Italy has two sets of credit default swaps (CDS) in play. One set uses 2003 rules of credit events. The other uses rules from 2014 and later.
Under 2003 rules, repayment of Euro bond obligations in Lira may not constitute a credit event. Under newer rules, repayment in Lira would definitely constitute a credit event.
The difference between the two sets of CDS is one measure of redenomination risk.
Eurointelligence offers an interesting discussion of the setup.
Mediobanca’s Antonio Guglielmi has been focusing like no-one else on Italian redenomination risk, which on its own is an indicator that there are serious problems ahead for Italy and the eurozone. In his latest article, he makes an interesting analysis of how to measure this risk, and finds that the difference between the 2003 definition of a credit event for credit default swap and the 2014 definition as a good starting point.
The 2014 definition explicitly adds redenomination as a new criterion for a credit event. And it changed the list of re-denominable currencies from the currencies of the G7 countries to those of Canada, Japan, Switzerland, UK, US and the euro. This means that only redenomination into these currencies would not trigger a credit event. In other words, if Italy redenominates, it is a credit event under the 2014 definition but not (necessarily) under the 2003 definition. Now, both types of CDS are trading, so that the spread between the two serves as a good market measure of redenomination risks. He notes that, in the case of Italy, the rate for the 2014 CDS is 194bp while the rate for the 2003 type CDS is only 126 basis points. The gap of 68bp is thus a metric of the redenomination risk. This is not huge, but it is significantly higher than for France or Spain, and it has gone up in recent months.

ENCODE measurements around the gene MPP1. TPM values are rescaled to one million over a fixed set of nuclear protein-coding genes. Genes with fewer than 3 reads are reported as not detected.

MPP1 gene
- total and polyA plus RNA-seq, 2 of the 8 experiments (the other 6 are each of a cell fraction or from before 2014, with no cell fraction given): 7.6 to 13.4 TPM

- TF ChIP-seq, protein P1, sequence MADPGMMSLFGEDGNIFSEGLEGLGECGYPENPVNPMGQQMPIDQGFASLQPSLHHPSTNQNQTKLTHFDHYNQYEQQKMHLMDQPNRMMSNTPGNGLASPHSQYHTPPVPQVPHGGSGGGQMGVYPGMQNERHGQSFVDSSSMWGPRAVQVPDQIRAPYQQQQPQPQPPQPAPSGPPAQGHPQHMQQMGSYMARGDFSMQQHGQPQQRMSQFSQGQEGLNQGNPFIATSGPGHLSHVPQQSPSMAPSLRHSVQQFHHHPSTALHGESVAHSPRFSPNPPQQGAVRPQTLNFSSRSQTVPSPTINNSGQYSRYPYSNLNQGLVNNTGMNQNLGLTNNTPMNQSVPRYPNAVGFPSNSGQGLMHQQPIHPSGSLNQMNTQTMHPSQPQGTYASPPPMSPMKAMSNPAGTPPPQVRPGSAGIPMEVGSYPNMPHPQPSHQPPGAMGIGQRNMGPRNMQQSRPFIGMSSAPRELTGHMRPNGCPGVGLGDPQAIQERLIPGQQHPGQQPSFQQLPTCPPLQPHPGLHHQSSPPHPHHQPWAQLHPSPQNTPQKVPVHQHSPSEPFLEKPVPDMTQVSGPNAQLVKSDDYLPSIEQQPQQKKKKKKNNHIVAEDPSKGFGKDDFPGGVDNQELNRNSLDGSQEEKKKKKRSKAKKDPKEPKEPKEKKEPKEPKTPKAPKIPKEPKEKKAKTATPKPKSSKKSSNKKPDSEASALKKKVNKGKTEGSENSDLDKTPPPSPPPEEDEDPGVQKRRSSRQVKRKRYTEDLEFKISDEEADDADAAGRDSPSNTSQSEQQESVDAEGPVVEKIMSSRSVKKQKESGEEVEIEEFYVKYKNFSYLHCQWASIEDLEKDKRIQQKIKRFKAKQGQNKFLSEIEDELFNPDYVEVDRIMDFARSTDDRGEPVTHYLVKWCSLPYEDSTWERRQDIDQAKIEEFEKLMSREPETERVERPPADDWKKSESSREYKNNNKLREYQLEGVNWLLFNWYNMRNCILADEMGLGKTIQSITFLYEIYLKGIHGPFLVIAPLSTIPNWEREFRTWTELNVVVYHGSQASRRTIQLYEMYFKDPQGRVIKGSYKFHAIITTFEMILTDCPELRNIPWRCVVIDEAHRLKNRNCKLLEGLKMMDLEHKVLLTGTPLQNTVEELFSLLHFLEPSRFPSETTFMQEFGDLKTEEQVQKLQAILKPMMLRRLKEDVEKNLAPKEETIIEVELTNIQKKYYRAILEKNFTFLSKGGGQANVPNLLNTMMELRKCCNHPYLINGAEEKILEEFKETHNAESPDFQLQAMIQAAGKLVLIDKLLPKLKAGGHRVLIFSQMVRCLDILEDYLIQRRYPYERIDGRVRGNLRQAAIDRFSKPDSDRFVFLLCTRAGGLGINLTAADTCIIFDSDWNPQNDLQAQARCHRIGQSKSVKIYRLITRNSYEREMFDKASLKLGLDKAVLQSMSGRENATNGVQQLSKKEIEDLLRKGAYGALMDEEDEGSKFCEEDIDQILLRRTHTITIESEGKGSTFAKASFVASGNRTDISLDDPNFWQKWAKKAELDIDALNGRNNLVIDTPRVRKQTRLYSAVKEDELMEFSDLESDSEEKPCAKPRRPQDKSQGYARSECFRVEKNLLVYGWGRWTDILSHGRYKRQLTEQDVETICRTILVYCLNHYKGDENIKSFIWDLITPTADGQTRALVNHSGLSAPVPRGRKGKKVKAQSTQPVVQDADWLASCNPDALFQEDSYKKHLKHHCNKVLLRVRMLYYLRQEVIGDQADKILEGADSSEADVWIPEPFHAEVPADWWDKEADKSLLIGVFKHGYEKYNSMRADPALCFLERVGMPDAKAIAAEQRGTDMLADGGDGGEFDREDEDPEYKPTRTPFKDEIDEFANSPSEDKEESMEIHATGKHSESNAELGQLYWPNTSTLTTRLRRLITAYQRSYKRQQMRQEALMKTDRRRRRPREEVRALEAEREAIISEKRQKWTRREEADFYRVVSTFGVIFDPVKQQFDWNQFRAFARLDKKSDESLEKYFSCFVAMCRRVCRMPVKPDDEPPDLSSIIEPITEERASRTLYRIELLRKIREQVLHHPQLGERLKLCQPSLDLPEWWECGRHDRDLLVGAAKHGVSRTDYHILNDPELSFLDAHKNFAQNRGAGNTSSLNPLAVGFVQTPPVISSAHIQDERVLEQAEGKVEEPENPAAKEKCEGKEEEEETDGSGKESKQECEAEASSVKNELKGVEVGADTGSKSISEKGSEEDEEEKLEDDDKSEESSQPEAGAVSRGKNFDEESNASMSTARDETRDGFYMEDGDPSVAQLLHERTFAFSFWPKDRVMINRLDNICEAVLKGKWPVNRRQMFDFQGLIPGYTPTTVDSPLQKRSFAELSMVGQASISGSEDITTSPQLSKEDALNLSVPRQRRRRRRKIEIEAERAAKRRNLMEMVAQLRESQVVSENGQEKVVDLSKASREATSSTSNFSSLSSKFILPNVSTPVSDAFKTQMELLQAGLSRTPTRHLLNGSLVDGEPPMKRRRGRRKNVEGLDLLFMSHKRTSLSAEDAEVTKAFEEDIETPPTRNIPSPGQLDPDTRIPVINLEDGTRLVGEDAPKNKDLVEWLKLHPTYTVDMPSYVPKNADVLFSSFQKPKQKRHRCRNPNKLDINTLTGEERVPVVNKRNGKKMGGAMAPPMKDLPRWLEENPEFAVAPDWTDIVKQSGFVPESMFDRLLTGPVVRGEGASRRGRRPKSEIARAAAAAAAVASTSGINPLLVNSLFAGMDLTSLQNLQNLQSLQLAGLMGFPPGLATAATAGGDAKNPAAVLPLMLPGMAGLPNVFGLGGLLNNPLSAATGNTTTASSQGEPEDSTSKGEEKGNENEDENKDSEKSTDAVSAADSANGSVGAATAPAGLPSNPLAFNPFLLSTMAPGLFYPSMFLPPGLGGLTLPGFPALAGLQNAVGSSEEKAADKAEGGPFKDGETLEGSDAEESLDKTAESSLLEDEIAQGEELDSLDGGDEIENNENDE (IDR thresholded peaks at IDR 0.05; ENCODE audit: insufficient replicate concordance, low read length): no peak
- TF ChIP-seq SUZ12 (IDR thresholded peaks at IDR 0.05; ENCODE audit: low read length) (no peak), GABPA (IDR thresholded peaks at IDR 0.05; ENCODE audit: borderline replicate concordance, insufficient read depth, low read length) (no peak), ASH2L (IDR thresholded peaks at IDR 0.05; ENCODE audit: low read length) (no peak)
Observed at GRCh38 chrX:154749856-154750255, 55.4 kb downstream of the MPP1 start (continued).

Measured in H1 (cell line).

We would like to add that as long as these risks are out there – in the sense that serious people are having serious discussions about them – there is no chance of normalization.
2014 CDS Mispriced Relative to 2003
The odds of redenomination in Italy are far greater than CDS would indicate. The only problem is timing it.
A possible play that I think would be an eventual winner would be a bet on redenomination under2014 rules and a bet against under 2003 rules. Such a play does require clarification that redenomination does not constitute a credit even under 2003 rules.
This is a sophisticated play for hedge funds to consider, nothing the average investor should attempt.
Nonetheless, I am quite certain the markets have underpriced redenomination risk, especially in relative terms.
Mike “Mish” Shedlock